Is Complexity Bias Stopping You From Publishing (More)?

Is Complexity Bias Stopping You From Publishing (More)?

I get a lot of emails, and I see a lot of posts on author groups from new indie authors, or authors going indie for the first time, or authors who are going wide for the first time, implying or flat-out stating that indie publishing is incredibly complex and overwhelming.  Where do they start?

Ditto, I see authors asking on groups all the time:  “Which choice should I make from the dozens of choices I have for marketing and advertising?”

The human brain leans toward the more complex option and automatically discounts the simple alternatives .

Farnam Street said about this bias:

Complexity bias is a logical fallacy that leads us to give undue credence to complex concepts.

Faced with two competing hypotheses, we are likely to choose the most complex one. That’s usually the option with the most assumptions and regressions. As a result, when we need to solve a problem, we may ignore simple solutions — thinking “that will never work” — and instead favor complex ones.

Have you ever said of the simple alternative, “that can’t be right…it looks too easy”?

Next time you find yourself saying or thinking it, maybe stop and ask yourself if you’re tripping over Complexity Bias — leaning toward the alternative(s) that look more complex and therefore, you reason, should be more effective.

Doist said:

It’s why we debate the science of intermittent fasting and ketogenic diets instead of following Michael Pollan’s advice to “Eat food, not too much, mostly plants.”  It’s why we pay financial planners to tell us how to save for retirement instead of taking 15 minutes to open a Vanguard account, select an index fund and set up an automatic monthly deposit.  And it’s why we’re drawn to the finicky intricacies of productivity systems like Getting Things Done©, instead of simply working on our most important tasks first.

This is the reason why new(er) indie authors quail when they’re facing the process of publishing their first books.  It’s why many indie authors hate marketing and promotion. 

Because it has to be hard and complex, right?   Because just opening a KDP author account and uploading a book…it can’t be that simple, can it?  Surely it wouldn’t work if you just upload a book?

But actually, it is just that simple.

Open a KDP account, click on the link to upload a new book and follow the instructions, until your book is published.  Note what works and what you did wrong, and next time you put up a book, don’t do the things you got wrong last time.

When you’re ready, publish the book on another retail store, or aggregation service.  Do the same thing there.

Marketing is simply letting readers know about your books.  Figure out a way to do that, try it, and see if it works.  If it does work, do more of it, until it doesn’t work as well as it used to.  If it doesn’t work, try something else.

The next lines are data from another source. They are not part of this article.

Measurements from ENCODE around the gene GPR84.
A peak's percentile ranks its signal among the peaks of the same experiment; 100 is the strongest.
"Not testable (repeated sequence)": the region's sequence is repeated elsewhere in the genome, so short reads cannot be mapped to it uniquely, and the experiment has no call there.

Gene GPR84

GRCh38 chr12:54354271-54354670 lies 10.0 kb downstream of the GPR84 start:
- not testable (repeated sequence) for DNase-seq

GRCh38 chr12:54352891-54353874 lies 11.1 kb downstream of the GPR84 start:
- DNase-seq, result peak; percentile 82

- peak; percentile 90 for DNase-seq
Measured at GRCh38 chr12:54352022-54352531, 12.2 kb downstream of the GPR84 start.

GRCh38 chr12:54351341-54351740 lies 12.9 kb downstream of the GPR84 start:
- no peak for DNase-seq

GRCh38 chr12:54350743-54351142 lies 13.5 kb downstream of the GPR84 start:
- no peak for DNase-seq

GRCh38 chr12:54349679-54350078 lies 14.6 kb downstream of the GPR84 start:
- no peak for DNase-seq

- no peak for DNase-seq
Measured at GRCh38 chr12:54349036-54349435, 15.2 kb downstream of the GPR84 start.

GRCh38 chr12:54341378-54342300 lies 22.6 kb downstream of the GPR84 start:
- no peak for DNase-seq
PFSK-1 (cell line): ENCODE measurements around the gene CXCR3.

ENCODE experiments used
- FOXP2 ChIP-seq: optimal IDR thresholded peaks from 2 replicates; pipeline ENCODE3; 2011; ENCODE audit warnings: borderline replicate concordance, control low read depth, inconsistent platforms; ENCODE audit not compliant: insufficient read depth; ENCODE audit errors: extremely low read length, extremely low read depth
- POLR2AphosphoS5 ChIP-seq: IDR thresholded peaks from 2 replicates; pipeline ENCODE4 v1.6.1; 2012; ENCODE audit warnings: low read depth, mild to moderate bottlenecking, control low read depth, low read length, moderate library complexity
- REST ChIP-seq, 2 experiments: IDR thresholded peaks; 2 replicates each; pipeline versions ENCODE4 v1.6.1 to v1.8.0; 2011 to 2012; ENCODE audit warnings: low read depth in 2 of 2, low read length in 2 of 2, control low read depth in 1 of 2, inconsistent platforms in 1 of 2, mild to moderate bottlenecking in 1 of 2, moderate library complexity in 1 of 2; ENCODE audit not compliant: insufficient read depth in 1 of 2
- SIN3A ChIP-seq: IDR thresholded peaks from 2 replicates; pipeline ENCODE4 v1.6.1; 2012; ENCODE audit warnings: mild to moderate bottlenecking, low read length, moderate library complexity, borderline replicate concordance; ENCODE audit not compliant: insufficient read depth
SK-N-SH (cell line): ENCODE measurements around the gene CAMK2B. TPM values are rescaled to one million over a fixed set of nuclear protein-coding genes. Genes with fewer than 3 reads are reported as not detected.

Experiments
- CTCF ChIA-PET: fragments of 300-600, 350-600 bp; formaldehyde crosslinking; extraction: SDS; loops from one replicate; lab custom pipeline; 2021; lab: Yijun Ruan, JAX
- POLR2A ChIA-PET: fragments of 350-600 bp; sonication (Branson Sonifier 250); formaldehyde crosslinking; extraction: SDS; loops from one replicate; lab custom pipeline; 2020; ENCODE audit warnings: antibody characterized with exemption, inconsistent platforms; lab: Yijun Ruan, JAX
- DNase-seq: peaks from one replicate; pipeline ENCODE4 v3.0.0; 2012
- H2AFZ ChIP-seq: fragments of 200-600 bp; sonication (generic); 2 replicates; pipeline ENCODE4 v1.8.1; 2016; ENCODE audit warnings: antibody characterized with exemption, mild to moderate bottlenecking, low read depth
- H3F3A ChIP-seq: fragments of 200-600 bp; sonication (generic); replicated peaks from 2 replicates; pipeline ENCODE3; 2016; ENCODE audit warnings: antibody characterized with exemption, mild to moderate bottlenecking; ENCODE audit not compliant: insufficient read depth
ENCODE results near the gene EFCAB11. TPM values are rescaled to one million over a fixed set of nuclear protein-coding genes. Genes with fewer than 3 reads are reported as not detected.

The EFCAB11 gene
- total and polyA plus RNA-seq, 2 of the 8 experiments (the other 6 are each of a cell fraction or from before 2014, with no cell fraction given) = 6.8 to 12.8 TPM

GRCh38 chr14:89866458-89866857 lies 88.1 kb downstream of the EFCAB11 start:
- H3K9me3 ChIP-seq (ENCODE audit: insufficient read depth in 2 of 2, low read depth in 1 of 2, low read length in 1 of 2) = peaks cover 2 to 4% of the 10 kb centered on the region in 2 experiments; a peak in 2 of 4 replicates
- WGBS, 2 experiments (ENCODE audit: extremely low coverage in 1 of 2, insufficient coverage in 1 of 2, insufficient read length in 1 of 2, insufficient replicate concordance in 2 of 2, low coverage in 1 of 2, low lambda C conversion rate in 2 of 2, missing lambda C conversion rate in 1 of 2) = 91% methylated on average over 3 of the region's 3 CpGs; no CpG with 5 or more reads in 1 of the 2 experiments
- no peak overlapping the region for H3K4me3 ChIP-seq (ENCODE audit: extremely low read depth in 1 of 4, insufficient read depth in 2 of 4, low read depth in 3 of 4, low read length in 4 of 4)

Indie publishing isn’t complex, not at the core.  But indie authors like to make it complex with the myriad subtleties and choices that an author can make.

Note:  We don’t have to make a lot of choices we wring our hands over.  Rapid release strategies.  Content editing, developmental editing, line editing, copy-proofing. Virtual assistants or DIY. Wide or KU?  

I’ve seen authors worry themselves into a standstill over such matters, afraid of publishing before making all the “right” choices. 

Ultimately, it doesn’t matter.  Pick one and try it.  If it doesn’t work, pick something else.  You’ll soon figure out what works for you.

Don’t let the details mow you down.

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2 thoughts on “Is Complexity Bias Stopping You From Publishing (More)?”

  1. I love this article and the science behind it! Back when I started writing, there weren’t the classes there are now. I learned by doing, by submitting and listening to the feedback, by reading and emulating what I loved reading. It’s that easy. And, all of the rules? I’m always fascinated by the breakout book or movie that broke all of the rules. Great blog, Tracy! And, yup, I’m more prolific now than ever before.

    1. Thanks, Diana!

      Yes, it’s true, there are dozens and dozens of highly reputable courses to help indie authors get into the business, and probably hundreds of other courses that aren’t so reputable. But all of them tend to terrify the new writer simply because they present every single option available and impress upon the author-to-be what the consequences are for each choice they make.

      I was in the same boat as you when I first started. I learned how to do it by doing it. By keeping checklists so the next time I did it, I wasn’t quite so unprepared.

      But indie publishing is still that simple, at its heart. Write a book, clean it up, get a cover, upload it. Tell everyone you’ve published it. Rinse and repeat.

      It’s just the millions of variations on the process that can make you dizzy.


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